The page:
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american population cannot destroy this country or come anywhere close to that. a great man and symbol has been martyred. as he was all but sure to be. there is no complete security against the lone, sick criminal, his capability greatly enlarged by the modern instrument of the high-powered rifle with a telescopic eye. almost none of the assassinations of our great men in our history has been the result of conspiracy. the murder of lincoln was a quasi-spear is a, a small group quasi-conspiracy, a small group of misfits hastily thrown together. the truest conspiracy was the attempt on president truman, and that failed. those who understood dr. king are weeping tonight, they are not throwing rocks. cruelly hurt human pride light -- live at the very bottom of these explosions. but it is hard to think of yelling, exuberant teenagers smashing the shops of fellow negroes as rebels with a cause,
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carrying the weight of history on their backs. it is little hard to think of well-dressed men and women stealing from other negroes as people crazed by grief. indeed, most of them seemed to laugh as they grabbed. so far as one could tell from the terse reports around the country, no real race riot has occurred, only riots. washington, like other cities, had one wants -- had one wants about half a century ago, whites against blacks, en masse, and there were casualties. that could happen again. until it does, we have a good chance to snuff out the scattered preliminary flames before any firestorm begins, before the atmosphere catches fire. >> at this hour, there is unrest in many places, but it is not out of control anywhere. the murderer is at large, but the attorney general says that he will be caught. sunday is a national day of mourning. on monday, the president addresses congress. the body lies in atlanta. the funeral will be tuesday. good night.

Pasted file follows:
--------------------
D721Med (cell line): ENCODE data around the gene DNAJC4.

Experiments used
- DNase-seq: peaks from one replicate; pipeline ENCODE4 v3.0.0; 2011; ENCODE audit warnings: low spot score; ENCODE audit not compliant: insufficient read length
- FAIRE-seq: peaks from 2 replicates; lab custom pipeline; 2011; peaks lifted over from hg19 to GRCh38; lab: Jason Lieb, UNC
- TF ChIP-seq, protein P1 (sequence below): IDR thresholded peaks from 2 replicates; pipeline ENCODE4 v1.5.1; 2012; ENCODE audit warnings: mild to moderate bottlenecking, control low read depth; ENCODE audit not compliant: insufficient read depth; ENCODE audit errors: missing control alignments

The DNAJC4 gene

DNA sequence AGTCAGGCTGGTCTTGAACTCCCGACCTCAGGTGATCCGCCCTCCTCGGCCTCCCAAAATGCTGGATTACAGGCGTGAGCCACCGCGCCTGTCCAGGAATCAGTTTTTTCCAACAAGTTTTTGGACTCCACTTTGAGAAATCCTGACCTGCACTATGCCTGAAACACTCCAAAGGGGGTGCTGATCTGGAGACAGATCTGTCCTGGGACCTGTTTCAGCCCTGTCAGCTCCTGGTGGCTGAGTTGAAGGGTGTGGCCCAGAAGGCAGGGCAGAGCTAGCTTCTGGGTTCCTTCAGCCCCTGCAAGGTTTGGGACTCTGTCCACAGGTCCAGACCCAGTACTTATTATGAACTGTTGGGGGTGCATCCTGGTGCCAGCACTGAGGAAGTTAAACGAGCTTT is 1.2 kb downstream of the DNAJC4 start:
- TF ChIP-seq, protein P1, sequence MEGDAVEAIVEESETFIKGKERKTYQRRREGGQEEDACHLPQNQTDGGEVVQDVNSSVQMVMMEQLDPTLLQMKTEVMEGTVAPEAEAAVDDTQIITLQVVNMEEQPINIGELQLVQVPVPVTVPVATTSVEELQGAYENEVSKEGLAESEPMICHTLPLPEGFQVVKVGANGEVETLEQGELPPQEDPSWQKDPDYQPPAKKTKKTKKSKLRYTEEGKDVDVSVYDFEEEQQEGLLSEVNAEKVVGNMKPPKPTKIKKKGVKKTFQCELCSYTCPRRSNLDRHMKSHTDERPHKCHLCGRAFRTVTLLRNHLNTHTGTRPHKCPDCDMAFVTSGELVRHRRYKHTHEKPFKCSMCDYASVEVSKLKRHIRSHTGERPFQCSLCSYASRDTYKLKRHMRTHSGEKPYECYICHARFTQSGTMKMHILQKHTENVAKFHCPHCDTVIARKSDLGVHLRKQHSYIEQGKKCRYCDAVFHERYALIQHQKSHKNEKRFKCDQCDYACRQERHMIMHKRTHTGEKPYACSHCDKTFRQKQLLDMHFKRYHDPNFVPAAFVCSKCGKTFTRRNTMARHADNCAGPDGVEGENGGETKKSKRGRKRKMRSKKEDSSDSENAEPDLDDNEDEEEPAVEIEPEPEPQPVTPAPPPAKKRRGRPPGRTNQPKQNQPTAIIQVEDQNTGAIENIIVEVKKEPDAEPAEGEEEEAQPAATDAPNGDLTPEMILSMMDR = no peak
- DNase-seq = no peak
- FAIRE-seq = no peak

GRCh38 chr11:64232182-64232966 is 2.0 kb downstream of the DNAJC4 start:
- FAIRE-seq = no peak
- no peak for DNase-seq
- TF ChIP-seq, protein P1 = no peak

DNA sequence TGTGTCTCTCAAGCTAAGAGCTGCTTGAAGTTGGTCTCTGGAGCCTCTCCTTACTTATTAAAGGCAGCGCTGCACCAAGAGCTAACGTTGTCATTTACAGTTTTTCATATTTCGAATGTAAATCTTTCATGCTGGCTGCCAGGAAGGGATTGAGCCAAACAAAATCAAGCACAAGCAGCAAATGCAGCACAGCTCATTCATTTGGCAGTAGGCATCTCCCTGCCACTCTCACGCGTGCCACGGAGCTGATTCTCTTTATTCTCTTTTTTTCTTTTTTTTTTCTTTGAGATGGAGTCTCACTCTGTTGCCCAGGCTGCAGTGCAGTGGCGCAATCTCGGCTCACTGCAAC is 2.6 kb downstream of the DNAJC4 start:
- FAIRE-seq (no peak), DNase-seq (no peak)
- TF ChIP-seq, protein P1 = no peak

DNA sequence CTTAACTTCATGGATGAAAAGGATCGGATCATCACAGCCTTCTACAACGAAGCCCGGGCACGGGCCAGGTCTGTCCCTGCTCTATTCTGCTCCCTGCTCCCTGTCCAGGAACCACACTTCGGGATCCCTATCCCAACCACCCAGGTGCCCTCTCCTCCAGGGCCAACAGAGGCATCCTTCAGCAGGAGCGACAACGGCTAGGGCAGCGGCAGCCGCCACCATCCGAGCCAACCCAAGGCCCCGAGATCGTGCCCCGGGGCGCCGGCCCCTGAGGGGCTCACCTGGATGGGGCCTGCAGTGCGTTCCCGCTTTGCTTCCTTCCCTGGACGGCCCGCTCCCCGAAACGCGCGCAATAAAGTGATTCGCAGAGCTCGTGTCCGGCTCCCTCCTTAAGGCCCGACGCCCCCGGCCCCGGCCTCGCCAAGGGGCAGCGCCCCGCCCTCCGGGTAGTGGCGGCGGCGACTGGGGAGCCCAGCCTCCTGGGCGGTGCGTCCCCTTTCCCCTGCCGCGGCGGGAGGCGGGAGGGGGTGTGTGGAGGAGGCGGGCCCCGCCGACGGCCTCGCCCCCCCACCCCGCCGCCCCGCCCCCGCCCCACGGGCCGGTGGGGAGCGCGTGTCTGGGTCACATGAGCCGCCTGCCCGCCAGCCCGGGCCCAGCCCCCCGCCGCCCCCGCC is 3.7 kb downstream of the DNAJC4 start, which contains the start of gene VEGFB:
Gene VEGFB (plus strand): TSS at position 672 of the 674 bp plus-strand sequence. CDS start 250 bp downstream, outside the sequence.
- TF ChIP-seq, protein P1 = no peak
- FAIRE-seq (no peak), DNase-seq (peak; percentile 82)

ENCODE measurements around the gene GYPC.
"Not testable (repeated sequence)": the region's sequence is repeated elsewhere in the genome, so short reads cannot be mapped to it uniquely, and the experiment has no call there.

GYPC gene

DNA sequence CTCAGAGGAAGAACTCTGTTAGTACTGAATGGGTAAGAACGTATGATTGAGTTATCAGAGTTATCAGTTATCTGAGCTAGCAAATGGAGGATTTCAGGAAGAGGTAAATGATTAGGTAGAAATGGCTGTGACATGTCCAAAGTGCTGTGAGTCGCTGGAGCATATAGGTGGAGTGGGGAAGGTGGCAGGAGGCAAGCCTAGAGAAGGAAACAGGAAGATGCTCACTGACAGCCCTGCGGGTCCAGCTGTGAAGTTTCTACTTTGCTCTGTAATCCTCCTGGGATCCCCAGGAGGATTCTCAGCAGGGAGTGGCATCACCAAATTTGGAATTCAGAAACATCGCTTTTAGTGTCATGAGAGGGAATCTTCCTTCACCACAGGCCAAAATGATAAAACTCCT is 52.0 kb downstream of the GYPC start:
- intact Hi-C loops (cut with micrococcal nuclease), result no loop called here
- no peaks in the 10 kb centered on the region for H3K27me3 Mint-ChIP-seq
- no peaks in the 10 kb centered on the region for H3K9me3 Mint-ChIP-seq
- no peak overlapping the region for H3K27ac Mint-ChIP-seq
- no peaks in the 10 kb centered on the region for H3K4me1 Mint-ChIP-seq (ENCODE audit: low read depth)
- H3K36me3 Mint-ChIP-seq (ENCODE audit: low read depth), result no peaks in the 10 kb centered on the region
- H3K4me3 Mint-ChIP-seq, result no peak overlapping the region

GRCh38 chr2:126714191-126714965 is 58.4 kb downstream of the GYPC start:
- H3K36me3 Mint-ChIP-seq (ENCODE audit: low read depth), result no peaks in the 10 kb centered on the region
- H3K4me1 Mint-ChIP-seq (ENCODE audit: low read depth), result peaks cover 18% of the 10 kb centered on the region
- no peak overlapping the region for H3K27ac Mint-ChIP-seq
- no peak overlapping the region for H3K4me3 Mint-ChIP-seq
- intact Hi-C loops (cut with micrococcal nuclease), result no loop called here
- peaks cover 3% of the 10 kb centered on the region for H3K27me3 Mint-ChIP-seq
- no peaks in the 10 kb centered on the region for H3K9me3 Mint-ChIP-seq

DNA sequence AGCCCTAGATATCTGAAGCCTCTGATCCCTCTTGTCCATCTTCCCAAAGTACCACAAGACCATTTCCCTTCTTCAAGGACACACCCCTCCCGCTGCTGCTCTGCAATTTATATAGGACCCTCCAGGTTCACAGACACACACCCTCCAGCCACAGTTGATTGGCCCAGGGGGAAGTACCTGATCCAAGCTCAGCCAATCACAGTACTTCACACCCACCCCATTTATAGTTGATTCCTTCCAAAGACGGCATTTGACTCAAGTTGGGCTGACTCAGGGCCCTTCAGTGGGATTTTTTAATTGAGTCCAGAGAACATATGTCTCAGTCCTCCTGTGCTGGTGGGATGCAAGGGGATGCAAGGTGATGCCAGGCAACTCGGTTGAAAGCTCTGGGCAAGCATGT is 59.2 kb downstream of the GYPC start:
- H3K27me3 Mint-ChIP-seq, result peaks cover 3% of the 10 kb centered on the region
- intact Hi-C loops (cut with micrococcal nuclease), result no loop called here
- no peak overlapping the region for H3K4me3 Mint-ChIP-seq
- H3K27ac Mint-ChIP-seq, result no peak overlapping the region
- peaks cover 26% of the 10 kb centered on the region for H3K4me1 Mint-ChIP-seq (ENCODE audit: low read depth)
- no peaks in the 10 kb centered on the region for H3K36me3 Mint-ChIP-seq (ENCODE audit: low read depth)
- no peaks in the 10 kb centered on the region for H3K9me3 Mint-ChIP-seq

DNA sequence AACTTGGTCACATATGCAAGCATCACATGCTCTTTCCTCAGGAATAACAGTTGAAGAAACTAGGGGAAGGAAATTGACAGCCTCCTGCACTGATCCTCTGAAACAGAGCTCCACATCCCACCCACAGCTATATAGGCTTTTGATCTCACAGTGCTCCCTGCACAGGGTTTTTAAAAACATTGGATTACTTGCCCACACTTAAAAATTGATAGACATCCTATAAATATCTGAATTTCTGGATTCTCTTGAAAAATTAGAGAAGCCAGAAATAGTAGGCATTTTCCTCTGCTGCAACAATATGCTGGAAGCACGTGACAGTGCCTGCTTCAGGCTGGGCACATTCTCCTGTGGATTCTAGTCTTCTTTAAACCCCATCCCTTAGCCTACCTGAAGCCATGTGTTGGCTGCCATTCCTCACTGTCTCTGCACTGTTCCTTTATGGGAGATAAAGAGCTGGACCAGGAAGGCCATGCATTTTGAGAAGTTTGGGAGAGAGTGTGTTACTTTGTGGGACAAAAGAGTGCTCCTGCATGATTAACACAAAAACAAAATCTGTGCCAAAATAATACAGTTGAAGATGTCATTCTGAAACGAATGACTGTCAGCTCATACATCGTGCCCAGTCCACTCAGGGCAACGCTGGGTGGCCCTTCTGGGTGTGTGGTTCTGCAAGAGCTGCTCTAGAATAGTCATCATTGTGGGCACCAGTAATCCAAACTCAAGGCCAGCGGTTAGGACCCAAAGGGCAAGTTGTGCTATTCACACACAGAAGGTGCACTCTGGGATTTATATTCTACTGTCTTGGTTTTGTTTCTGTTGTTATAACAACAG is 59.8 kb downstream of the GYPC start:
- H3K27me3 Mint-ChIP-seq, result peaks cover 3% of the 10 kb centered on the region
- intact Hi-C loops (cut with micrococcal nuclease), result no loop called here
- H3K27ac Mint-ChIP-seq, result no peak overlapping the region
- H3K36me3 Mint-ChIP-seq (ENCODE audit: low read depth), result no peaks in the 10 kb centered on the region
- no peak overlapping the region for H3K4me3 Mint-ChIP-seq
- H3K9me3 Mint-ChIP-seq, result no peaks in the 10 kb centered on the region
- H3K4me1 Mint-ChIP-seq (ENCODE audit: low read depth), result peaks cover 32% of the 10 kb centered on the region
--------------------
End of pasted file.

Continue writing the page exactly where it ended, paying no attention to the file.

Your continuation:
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this is harry razor. good night. >> this special report has been brought to you by western electric, manufacturing and supply unit of the bell system, the people who provide telephones and the equipment that connects them. announcer: 50 years ago on april 9, 1968, funeral services were held in atlanta for martin luther king jr., who had been shot and killed five days earlier in memphis, tennessee. up next on "reel america," cbs news coverage from ebenezer baptist church, where one of -- where reverend ralph abernathy, one of king's closest friends, presided over his funeral service. the program continues with scenes of the procession, as thousands of mourners follow the casket through the street of atlanta to morehse